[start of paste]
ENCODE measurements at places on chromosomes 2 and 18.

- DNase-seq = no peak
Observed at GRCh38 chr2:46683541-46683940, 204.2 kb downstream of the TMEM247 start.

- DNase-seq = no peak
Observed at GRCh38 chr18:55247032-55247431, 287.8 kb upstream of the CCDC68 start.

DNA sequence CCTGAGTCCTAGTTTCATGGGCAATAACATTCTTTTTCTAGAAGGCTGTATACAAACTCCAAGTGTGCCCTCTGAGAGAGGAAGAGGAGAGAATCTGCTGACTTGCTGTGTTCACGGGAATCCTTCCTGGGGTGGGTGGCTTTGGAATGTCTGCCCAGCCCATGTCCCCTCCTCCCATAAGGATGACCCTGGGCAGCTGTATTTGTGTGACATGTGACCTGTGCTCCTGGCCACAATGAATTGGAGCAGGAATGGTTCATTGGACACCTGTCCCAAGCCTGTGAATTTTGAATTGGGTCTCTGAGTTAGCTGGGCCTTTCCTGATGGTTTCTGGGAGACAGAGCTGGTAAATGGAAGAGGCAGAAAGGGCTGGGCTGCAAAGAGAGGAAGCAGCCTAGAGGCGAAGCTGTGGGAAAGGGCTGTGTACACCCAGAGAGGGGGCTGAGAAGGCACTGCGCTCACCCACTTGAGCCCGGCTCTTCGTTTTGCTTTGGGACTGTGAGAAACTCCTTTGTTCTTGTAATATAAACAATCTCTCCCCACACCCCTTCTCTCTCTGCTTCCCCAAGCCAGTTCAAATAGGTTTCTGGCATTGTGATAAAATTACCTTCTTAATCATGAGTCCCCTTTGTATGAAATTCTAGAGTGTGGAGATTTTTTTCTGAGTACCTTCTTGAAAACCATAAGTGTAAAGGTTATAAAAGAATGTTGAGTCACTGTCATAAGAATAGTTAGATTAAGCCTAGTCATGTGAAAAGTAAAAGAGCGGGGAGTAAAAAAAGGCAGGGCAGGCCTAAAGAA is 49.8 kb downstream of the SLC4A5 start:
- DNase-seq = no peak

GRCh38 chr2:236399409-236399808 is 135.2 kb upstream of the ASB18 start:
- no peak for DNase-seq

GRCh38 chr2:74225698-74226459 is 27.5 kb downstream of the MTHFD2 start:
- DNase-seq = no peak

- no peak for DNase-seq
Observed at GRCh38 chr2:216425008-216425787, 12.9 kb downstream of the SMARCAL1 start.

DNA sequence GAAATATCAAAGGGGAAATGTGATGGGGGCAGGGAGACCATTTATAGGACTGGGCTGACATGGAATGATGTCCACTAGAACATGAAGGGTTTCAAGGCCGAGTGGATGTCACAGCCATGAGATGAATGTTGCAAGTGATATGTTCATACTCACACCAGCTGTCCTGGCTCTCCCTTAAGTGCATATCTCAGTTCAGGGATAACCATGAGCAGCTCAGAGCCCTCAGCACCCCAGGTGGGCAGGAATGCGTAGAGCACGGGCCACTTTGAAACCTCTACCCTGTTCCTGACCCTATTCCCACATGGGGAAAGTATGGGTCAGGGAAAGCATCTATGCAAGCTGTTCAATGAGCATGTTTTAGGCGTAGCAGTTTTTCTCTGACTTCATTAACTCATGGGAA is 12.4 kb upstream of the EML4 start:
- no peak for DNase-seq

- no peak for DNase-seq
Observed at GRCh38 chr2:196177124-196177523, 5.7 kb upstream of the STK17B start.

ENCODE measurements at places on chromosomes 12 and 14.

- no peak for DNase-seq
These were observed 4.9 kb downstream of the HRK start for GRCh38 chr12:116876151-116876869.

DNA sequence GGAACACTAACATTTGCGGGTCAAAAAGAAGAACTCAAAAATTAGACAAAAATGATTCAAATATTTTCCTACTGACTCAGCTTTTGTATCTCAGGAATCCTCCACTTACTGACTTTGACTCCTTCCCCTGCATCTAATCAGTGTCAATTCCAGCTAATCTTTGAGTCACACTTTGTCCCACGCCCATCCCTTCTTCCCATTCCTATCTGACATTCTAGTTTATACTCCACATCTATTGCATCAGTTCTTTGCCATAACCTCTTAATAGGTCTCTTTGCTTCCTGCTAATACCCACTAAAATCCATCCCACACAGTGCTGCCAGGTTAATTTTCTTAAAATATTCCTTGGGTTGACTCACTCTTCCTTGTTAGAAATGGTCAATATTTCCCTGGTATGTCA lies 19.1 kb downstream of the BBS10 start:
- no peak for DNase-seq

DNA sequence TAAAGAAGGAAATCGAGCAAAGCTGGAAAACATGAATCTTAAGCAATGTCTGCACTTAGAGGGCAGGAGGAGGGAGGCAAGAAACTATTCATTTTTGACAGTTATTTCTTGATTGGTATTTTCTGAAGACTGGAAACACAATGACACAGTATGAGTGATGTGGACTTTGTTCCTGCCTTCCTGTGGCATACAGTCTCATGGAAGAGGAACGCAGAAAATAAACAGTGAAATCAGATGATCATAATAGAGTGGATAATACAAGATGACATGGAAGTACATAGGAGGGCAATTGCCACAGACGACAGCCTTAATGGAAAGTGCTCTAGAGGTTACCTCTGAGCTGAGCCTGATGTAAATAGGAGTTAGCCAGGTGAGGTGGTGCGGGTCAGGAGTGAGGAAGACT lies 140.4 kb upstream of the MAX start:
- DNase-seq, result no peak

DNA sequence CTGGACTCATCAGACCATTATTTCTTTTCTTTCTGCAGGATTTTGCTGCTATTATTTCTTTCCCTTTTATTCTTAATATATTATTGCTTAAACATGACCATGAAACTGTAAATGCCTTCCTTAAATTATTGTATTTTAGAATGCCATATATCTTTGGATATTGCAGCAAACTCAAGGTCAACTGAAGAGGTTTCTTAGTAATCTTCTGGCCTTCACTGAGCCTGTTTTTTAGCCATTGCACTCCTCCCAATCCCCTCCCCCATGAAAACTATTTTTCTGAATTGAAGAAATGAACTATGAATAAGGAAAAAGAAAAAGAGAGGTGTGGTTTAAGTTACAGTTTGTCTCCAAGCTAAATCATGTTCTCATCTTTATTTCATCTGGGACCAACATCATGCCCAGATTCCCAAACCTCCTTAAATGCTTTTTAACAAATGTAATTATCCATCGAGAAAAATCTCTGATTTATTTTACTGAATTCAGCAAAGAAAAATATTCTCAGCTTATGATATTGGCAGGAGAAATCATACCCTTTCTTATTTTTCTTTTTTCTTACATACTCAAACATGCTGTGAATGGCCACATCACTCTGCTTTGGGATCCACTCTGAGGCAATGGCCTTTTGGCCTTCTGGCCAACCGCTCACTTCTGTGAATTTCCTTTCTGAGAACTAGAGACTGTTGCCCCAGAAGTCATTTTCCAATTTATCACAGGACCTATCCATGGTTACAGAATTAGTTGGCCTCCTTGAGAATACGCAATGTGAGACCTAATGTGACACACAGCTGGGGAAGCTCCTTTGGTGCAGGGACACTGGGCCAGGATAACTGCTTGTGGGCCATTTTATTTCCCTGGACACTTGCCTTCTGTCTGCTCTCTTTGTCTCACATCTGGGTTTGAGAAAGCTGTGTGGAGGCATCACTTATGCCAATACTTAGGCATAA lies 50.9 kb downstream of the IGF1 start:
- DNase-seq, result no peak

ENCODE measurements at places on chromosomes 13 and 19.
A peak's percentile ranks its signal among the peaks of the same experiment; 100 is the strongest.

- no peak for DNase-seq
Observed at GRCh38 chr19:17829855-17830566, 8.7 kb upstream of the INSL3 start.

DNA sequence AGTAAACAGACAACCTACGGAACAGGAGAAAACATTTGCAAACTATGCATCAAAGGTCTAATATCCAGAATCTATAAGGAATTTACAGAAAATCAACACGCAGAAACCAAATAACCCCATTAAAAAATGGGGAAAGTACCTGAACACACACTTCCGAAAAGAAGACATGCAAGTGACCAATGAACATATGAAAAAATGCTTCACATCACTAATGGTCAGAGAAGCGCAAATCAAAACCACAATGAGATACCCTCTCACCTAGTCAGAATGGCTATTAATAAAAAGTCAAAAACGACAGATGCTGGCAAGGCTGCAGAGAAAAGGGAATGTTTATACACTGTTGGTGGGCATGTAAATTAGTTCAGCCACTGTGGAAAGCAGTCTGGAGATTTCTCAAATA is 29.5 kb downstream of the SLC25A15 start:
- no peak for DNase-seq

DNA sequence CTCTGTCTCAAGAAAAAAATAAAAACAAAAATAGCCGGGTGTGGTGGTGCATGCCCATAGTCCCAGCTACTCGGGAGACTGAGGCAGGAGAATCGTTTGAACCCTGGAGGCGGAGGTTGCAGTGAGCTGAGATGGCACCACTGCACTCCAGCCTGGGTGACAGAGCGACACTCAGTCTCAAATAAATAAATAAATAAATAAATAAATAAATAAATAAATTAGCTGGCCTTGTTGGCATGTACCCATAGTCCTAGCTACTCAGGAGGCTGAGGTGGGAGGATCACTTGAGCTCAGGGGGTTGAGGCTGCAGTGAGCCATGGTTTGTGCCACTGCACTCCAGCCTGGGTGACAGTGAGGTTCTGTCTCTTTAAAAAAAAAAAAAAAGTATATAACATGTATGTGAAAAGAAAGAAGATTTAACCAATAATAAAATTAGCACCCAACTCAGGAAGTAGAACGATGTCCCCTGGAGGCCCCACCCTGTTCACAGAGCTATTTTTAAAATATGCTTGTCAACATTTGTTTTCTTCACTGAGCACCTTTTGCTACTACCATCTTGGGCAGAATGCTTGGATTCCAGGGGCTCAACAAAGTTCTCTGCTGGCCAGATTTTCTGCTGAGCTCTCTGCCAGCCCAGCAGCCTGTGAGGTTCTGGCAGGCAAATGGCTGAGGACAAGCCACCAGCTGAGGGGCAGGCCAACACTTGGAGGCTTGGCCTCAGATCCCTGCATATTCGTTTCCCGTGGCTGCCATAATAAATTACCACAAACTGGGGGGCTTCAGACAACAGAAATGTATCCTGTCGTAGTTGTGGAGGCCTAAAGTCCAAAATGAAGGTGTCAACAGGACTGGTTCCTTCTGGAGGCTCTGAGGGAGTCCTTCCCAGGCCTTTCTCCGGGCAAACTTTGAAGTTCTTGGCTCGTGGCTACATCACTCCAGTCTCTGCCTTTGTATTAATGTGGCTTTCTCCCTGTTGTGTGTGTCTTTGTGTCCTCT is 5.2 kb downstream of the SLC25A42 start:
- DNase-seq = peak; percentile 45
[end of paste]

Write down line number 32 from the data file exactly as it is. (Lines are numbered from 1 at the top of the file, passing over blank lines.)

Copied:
- no peak for DNase-seq